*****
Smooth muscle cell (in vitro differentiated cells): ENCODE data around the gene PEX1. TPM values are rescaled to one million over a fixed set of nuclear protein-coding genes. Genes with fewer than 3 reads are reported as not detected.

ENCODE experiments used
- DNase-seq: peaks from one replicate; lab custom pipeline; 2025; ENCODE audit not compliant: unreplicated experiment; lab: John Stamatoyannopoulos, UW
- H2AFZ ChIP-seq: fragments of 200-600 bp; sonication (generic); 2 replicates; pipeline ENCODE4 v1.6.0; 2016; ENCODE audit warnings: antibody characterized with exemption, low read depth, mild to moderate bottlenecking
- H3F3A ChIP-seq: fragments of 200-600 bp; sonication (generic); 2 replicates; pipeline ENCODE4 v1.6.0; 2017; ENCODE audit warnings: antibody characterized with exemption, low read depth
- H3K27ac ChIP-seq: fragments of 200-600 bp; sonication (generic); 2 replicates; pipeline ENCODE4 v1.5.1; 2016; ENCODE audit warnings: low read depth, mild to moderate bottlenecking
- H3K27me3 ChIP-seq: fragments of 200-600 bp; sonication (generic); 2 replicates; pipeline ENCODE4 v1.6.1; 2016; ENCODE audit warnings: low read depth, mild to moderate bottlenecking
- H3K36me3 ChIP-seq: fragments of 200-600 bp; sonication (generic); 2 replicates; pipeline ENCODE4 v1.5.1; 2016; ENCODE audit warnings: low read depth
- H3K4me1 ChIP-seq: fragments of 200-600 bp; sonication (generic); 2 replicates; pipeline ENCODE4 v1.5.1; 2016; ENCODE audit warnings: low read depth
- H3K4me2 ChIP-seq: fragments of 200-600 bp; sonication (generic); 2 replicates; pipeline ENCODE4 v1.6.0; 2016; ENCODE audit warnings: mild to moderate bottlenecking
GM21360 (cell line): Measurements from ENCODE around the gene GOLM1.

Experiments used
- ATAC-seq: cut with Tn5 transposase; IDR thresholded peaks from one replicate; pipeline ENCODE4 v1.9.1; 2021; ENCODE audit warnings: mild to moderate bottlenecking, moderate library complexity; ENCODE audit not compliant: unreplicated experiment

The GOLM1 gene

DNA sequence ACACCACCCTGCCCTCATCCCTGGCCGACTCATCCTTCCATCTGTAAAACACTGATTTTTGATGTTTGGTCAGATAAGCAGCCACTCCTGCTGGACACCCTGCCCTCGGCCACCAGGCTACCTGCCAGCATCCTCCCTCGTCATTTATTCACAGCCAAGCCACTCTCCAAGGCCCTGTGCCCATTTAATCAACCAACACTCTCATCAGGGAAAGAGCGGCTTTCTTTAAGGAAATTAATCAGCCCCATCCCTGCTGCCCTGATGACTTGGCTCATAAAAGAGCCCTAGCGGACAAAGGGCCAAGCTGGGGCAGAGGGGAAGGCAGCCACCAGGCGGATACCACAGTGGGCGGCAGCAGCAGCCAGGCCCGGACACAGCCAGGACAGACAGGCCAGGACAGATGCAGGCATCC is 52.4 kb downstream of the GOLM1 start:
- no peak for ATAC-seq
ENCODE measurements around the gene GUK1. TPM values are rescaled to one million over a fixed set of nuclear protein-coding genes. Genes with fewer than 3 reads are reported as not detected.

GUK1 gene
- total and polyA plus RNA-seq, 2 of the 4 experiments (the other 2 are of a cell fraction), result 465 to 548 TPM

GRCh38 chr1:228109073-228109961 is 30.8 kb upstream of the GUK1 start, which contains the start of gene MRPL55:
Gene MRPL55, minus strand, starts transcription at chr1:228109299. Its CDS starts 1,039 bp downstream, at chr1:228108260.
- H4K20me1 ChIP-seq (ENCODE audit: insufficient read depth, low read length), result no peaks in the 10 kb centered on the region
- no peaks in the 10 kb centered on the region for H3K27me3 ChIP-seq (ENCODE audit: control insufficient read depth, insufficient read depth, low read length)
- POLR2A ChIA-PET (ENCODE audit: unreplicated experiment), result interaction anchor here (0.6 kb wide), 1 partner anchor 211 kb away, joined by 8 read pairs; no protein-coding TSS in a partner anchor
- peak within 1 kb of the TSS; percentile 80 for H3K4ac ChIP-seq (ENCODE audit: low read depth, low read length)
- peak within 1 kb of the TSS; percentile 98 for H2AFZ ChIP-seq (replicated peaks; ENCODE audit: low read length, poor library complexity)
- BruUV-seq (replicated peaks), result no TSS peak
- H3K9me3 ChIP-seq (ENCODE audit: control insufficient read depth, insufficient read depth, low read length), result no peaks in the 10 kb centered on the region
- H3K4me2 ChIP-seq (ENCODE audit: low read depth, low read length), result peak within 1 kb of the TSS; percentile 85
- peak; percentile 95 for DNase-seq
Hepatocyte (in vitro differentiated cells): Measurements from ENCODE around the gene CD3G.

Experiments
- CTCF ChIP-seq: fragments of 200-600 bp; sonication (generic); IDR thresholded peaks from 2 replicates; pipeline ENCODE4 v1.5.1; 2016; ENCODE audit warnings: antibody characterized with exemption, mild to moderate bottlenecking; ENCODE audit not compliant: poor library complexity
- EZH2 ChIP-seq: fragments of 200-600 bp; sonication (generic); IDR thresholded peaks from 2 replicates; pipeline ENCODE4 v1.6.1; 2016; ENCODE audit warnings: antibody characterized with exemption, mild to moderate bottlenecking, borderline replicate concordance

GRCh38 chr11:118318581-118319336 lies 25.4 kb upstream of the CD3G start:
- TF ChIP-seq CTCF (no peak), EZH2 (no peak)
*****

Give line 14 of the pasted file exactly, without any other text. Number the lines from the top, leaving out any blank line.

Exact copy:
The GOLM1 gene